Being a good corporate citizen

In the Citizens United v. Federal Election Commission ruling the SCOTUS (not to be confused scrotum, no matter what Antonin Scalia looks like) ruled that corporations are protected by the 1st amendment. This means they can spend whatever they want on tv spots and newspaper/radio ads in political campaigns. They are “people” after all, and they now have a right to spread their opinions on whatever format they can purchase.

I, for one, welcome our new corporate overlords. Why shouldn’t they be allowed to spend as much as they want to say whatever they please? The concept of a corporation states that the organization is an entity, akin to a person, that can conduct business, disassociated with its owner or owners. This is useful in a lot of ways; if, for instance, your business goes under, you don’t necessarily have to go with it, because it is its own person and can stand or fail on its own. A corporation can also do illegal things in your stead, and as long as you are not involved, you don’t have any culpability.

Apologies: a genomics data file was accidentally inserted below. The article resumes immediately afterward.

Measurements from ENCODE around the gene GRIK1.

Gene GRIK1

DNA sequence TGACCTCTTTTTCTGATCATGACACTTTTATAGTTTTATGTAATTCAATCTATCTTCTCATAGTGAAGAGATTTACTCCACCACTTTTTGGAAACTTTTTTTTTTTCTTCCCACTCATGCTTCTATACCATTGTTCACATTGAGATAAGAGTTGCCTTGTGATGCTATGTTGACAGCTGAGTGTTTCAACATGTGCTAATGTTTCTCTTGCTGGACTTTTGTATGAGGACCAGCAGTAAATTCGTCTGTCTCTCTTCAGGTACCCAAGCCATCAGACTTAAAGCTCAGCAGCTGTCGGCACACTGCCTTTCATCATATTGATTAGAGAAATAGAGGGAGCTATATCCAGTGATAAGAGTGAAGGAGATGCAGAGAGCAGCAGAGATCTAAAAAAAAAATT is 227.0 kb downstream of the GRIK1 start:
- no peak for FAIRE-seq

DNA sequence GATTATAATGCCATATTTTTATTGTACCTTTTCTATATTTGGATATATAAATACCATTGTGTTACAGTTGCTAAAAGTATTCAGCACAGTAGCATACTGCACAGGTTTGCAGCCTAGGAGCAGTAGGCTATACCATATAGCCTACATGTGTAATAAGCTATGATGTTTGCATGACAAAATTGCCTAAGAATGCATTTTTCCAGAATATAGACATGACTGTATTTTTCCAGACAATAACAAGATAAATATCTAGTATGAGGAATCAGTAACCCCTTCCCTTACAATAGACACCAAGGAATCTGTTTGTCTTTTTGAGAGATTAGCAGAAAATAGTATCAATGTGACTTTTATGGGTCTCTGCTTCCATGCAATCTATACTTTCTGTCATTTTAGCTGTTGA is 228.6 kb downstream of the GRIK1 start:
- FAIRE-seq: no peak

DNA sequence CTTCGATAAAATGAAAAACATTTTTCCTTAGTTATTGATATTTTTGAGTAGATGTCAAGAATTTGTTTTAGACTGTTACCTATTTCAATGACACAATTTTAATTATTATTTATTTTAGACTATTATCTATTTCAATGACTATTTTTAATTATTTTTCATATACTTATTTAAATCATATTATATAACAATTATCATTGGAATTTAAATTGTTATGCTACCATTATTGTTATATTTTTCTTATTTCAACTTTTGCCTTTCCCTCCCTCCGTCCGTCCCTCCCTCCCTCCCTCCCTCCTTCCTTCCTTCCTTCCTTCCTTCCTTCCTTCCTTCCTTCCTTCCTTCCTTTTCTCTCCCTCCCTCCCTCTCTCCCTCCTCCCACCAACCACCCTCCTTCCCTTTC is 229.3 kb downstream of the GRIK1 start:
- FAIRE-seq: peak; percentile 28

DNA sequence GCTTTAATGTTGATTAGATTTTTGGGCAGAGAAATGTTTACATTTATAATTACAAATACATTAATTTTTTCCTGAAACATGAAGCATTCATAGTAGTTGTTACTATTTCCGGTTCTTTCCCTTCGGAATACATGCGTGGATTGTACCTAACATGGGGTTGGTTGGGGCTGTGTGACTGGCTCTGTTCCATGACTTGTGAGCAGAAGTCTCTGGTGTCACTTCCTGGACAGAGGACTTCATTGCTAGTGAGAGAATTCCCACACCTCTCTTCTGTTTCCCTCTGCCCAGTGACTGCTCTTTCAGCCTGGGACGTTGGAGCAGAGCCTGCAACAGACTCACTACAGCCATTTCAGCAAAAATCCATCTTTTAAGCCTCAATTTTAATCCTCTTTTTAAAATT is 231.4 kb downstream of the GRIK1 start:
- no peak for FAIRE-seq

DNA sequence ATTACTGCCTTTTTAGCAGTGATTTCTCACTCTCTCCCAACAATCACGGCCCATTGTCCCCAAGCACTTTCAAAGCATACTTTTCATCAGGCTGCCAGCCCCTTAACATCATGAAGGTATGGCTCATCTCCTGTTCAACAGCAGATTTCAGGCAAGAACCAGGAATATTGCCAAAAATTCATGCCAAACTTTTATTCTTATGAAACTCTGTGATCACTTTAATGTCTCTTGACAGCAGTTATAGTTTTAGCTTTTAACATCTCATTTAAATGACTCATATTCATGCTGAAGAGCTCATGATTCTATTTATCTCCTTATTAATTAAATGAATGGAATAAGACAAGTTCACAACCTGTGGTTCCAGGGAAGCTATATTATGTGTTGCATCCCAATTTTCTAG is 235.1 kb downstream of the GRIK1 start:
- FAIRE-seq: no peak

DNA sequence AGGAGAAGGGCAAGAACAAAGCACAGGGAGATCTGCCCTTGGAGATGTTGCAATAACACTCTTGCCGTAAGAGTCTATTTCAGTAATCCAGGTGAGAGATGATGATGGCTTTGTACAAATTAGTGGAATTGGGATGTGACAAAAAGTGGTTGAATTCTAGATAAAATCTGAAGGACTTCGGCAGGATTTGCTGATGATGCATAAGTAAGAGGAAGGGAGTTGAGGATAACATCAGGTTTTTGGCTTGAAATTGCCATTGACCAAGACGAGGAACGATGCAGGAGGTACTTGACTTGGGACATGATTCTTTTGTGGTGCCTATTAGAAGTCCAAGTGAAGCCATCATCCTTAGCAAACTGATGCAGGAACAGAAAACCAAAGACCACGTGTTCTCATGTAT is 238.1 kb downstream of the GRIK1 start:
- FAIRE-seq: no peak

With this “person-ness” in mind, and in light of the court ruling, I propose that we take the next logical step. As corporations are historically and economically people, and as their interests and speech are now unfettered in the political realm, I think it’s high time we allow them to run for office.

Just think, soon Starbucks could be running against Mike McGinn when he goes up for reelection. Microsoft wouldn’t have to exhort its employees to join various political action groups,  it could run entire municipalities (other than Redmond, natch’) and 7-11 could… well, no one would vote for them anyway, so it doesn’t matter.

We won’t have multi-national or trans-national corporations, we’ll have corporate nations, cities and counties. Let’s bring the free market to politics, its invisible hand knows best.


Being a good corporate citizen

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